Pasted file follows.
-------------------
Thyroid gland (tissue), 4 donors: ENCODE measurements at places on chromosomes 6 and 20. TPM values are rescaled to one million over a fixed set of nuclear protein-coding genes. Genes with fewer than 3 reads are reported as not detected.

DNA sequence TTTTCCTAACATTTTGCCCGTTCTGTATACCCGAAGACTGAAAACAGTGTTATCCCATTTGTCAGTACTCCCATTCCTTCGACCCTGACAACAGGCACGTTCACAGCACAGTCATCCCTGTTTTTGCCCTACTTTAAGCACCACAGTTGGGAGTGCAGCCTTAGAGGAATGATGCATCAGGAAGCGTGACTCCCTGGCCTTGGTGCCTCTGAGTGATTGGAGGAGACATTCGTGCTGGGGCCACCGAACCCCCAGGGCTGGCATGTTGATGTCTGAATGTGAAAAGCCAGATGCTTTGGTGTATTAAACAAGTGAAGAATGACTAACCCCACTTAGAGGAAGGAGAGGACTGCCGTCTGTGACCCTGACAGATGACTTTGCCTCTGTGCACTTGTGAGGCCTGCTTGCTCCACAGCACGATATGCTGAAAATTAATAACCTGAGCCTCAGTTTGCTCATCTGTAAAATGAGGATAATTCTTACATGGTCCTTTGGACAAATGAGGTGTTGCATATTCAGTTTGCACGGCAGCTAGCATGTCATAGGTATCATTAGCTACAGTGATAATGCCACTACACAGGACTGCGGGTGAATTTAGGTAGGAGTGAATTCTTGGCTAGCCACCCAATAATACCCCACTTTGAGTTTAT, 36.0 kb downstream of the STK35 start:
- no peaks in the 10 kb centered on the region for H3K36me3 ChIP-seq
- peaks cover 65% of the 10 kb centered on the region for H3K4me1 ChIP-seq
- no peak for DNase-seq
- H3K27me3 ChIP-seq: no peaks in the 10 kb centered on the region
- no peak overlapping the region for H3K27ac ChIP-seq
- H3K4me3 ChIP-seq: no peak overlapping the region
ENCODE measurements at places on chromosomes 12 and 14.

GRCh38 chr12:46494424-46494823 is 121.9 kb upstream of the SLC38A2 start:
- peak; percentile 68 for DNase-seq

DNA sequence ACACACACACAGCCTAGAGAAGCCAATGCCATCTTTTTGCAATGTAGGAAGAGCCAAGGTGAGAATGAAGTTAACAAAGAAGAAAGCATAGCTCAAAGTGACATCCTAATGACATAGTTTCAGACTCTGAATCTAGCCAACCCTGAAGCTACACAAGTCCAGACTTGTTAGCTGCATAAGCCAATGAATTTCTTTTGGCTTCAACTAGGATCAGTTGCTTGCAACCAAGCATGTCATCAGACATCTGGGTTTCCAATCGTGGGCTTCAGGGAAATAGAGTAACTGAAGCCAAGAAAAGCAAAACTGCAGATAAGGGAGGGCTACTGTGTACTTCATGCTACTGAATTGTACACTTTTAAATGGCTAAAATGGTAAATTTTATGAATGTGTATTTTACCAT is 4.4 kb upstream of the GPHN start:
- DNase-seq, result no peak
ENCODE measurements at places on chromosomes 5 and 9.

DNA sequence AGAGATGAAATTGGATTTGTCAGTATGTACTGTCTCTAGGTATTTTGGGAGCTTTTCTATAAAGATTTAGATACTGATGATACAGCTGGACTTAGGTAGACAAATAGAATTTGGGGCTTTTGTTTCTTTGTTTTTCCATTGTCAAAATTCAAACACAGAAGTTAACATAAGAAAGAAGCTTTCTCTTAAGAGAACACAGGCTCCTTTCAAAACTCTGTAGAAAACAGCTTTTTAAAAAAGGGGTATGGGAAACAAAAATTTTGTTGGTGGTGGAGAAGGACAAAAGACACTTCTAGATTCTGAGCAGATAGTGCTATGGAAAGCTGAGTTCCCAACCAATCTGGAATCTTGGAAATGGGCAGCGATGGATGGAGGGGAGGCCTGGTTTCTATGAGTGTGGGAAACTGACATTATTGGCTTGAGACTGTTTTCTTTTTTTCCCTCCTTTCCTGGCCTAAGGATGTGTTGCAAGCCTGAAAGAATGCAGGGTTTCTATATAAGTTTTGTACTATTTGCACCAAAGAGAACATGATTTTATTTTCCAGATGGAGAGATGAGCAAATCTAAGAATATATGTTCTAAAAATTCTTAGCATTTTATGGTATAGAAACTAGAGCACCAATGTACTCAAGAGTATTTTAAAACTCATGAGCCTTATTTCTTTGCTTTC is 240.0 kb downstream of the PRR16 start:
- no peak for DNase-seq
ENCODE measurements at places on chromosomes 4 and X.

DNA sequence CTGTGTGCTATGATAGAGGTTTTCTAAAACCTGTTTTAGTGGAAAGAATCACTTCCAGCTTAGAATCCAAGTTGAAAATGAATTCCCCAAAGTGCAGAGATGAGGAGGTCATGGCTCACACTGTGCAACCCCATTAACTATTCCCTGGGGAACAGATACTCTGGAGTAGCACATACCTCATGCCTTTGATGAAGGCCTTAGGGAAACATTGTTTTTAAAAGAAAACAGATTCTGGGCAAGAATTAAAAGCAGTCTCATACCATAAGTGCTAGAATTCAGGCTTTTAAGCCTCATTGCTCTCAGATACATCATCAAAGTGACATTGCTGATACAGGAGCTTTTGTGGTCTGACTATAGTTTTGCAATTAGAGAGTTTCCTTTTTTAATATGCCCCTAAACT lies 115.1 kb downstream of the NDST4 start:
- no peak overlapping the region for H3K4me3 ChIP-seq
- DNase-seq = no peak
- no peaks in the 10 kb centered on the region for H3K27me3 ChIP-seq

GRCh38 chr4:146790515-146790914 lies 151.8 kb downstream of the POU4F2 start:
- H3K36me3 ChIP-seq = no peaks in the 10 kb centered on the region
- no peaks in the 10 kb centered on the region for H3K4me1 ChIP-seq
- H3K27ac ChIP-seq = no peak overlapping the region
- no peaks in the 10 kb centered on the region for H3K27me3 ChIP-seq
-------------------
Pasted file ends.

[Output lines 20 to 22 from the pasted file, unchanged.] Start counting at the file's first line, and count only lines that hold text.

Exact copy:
- DNase-seq = no peak
- no peaks in the 10 kb centered on the region for H3K27me3 ChIP-seq

GRCh38 chr4:146790515-146790914 lies 151.8 kb downstream of the POU4F2 start: